Summary: Many beginners are unaware of the fact that yoga has different forms, and Hatha and Ashtanga are the classical traditional ones. These forms have branched out many contemporary forms. Read the article and know whether these forms have any difference or not.

Yoga is a holistic art that has many layers, which a practitioner unfolds over the passage of time. The ancient science of life originated thousands of years ago and was designed to help the human race with health, emotions, spirituality, and longevity. Yoga practice comprises of ethics and disciplines that intent to improve overall wellness. Since its evolution, the practice of yoga has branched out into many disciplines, different yoga forms, and each have their own school to bestow the knowledge.

The contemporary forms have branched from the traditional forms of yoga - Hatha and Ashtanga. Both are the classical yoga styles and are different from each other, but together lay a strong foundation especially during  200 Hour yoga teacher training in nepal.

So, here are points that make you know about the difference, if any, between Ashtanga and Hatha Yoga.

Hatha Yoga

The form is the oldest yoga style founded in the divine land of India and was further developed by greatest yogis and sages. The yoga form is designed to balance the entire being and intent to prepare the body for purification so that higher meditation can be performed. A popular yoga form, Hatha is the base of all yoga practice, and many forms have originated from it including Ashtanga.

A slowed paced form of yoga, Hatha practice is referred to the combination of Sun - Ha and Moon - Tha. The class of Hatha focuses on asana practice along with Pranayama that paves the way for achieving higher meditation. It is great for the beginners where they experience self-transformation as they align the body, mind, and soul.

Ashtanga Yoga

Ashtanga yoga is a well-structured form of yoga practice which stems from Hatha, Ashtanga is also referred to as the Eight Limbed yoga as mentioned in Patanjali's Yoga Sutra. Ashtanga means eight limbs, and as the name suggest the practice takes the yogi to eight stages of transformation. The steps are starting from social and self-discipline, taking you through meditation, and enlighten you to the core.

A rigorous dynamic form of yoga, during the practice of six sequels you flow continuously from one asana to the other. Ashtanga is much more of physical yoga and focuses on:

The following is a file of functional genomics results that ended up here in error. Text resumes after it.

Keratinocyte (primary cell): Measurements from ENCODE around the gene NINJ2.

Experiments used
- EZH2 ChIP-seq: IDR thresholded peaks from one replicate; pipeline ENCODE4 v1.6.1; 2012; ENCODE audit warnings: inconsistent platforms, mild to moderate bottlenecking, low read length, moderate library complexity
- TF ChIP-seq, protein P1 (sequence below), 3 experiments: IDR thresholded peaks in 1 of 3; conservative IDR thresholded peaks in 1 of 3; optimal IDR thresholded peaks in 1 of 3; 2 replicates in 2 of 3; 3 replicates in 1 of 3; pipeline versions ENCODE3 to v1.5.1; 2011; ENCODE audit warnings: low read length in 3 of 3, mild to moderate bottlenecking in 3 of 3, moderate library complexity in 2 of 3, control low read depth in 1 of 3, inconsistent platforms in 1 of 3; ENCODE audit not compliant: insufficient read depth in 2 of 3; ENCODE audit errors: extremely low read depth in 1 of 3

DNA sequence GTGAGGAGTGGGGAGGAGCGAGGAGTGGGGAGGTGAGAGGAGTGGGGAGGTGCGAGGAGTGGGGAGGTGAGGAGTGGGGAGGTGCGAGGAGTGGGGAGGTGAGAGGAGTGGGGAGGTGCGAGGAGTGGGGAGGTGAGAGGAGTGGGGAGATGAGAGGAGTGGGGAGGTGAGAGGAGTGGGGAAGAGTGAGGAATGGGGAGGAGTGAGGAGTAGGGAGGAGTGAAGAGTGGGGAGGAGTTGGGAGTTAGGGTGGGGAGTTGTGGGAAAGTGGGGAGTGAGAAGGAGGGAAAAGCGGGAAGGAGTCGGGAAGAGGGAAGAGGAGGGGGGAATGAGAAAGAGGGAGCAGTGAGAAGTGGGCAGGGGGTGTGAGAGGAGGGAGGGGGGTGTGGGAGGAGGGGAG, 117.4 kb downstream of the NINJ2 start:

• Yama - moral codes
  • Niyama - self-discipline
  • Asana - posture
  • Pranayama - breathing
  • Pratyahara - withdrawal of senses
  • Dharana - concentration
  • Dhyana - meditation
  • Samadhi - salvation

Ashtanga calms the mind, strengthens the body, and intense practice is suitable for advanced yogis and for those who love challenges.

Ashtanga v/s Hatha

Both the forms are liable to bestow you the treasure of good health and life, and differentiating the two is in no way, proving one better than the other. Both are the excellent classical forms of yoga and provide intensified learning of the holistic art. It makes you learn which form suits you. Yoga in Nepal or at any other yogic land makes you garner profound knowledge of Hatha/Ashtanga yoga under the training of eminent teachers.


Hatha yoga intends on following a holistic path which includes asana practice, pranayama, purification practice and meditation. While practicing Hatha yoga you go into the pose, hold it for a while and release. In Ashtanga, the practice intends to put the practitioner on a higher state of self-realization, and during the practice, you just transit from one pose to the other without holding it much.


Ashtanga syncs body movement and breathing, while Hatha focuses on strengthening the body and prepares it for meditation. Hatha concentrate on perfecting the pose while connecting it with breathing, to increase flow to Nadi. Ashtanga follows the eight-limb steps to reach the path of salvation.

During 200 Hour yoga teacher training in Nepal, a person will study both the classical forms in a more intense and deeper manner for profound benefits and acquire an understanding of the ancient science of life.